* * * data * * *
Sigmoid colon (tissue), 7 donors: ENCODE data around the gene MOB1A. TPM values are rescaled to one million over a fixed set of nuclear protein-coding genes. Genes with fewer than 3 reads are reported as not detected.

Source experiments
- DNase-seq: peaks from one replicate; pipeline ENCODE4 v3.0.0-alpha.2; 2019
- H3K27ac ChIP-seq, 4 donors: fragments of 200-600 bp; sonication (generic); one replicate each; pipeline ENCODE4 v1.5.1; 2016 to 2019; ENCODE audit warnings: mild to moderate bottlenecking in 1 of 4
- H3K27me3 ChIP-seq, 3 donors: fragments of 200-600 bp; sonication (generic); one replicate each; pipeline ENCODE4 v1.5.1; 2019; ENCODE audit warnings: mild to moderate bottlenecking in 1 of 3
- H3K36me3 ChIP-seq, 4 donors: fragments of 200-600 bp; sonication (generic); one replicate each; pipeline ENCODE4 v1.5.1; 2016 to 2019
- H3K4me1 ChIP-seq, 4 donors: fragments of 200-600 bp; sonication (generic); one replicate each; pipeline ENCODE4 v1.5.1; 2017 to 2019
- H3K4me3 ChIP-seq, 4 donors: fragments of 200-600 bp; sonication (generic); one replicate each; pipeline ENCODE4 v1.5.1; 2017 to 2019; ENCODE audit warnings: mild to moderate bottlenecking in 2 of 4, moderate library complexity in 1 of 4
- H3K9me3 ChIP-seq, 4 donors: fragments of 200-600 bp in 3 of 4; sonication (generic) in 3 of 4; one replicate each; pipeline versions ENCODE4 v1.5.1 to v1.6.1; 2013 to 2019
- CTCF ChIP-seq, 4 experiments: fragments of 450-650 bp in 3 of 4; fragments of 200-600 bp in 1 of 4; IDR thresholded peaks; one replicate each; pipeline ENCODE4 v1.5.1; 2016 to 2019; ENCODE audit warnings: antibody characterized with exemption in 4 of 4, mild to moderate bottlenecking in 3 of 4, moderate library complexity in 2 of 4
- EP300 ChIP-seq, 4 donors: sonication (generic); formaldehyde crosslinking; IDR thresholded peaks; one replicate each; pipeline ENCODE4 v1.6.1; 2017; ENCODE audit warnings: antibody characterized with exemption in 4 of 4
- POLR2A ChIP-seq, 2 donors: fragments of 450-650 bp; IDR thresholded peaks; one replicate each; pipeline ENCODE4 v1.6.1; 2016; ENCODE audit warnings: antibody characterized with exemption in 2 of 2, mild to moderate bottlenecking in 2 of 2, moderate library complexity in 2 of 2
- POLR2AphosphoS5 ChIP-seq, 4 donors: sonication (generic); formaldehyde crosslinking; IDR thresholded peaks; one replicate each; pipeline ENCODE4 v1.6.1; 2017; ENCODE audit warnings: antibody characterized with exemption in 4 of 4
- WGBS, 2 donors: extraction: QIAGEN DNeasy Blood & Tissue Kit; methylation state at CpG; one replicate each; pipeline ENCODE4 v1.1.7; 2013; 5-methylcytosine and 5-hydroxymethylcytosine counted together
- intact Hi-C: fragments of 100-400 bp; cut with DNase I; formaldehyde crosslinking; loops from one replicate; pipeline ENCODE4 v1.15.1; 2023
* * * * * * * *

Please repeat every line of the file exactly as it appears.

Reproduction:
Sigmoid colon (tissue), 7 donors: ENCODE data around the gene MOB1A. TPM values are rescaled to one million over a fixed set of nuclear protein-coding genes. Genes with fewer than 3 reads are reported as not detected.

Source experiments
- DNase-seq: peaks from one replicate; pipeline ENCODE4 v3.0.0-alpha.2; 2019
- H3K27ac ChIP-seq, 4 donors: fragments of 200-600 bp; sonication (generic); one replicate each; pipeline ENCODE4 v1.5.1; 2016 to 2019; ENCODE audit warnings: mild to moderate bottlenecking in 1 of 4
- H3K27me3 ChIP-seq, 3 donors: fragments of 200-600 bp; sonication (generic); one replicate each; pipeline ENCODE4 v1.5.1; 2019; ENCODE audit warnings: mild to moderate bottlenecking in 1 of 3
- H3K36me3 ChIP-seq, 4 donors: fragments of 200-600 bp; sonication (generic); one replicate each; pipeline ENCODE4 v1.5.1; 2016 to 2019
- H3K4me1 ChIP-seq, 4 donors: fragments of 200-600 bp; sonication (generic); one replicate each; pipeline ENCODE4 v1.5.1; 2017 to 2019
- H3K4me3 ChIP-seq, 4 donors: fragments of 200-600 bp; sonication (generic); one replicate each; pipeline ENCODE4 v1.5.1; 2017 to 2019; ENCODE audit warnings: mild to moderate bottlenecking in 2 of 4, moderate library complexity in 1 of 4
- H3K9me3 ChIP-seq, 4 donors: fragments of 200-600 bp in 3 of 4; sonication (generic) in 3 of 4; one replicate each; pipeline versions ENCODE4 v1.5.1 to v1.6.1; 2013 to 2019
- CTCF ChIP-seq, 4 experiments: fragments of 450-650 bp in 3 of 4; fragments of 200-600 bp in 1 of 4; IDR thresholded peaks; one replicate each; pipeline ENCODE4 v1.5.1; 2016 to 2019; ENCODE audit warnings: antibody characterized with exemption in 4 of 4, mild to moderate bottlenecking in 3 of 4, moderate library complexity in 2 of 4
- EP300 ChIP-seq, 4 donors: sonication (generic); formaldehyde crosslinking; IDR thresholded peaks; one replicate each; pipeline ENCODE4 v1.6.1; 2017; ENCODE audit warnings: antibody characterized with exemption in 4 of 4
- POLR2A ChIP-seq, 2 donors: fragments of 450-650 bp; IDR thresholded peaks; one replicate each; pipeline ENCODE4 v1.6.1; 2016; ENCODE audit warnings: antibody characterized with exemption in 2 of 2, mild to moderate bottlenecking in 2 of 2, moderate library complexity in 2 of 2
- POLR2AphosphoS5 ChIP-seq, 4 donors: sonication (generic); formaldehyde crosslinking; IDR thresholded peaks; one replicate each; pipeline ENCODE4 v1.6.1; 2017; ENCODE audit warnings: antibody characterized with exemption in 4 of 4
- WGBS, 2 donors: extraction: QIAGEN DNeasy Blood & Tissue Kit; methylation state at CpG; one replicate each; pipeline ENCODE4 v1.1.7; 2013; 5-methylcytosine and 5-hydroxymethylcytosine counted together
- intact Hi-C: fragments of 100-400 bp; cut with DNase I; formaldehyde crosslinking; loops from one replicate; pipeline ENCODE4 v1.15.1; 2023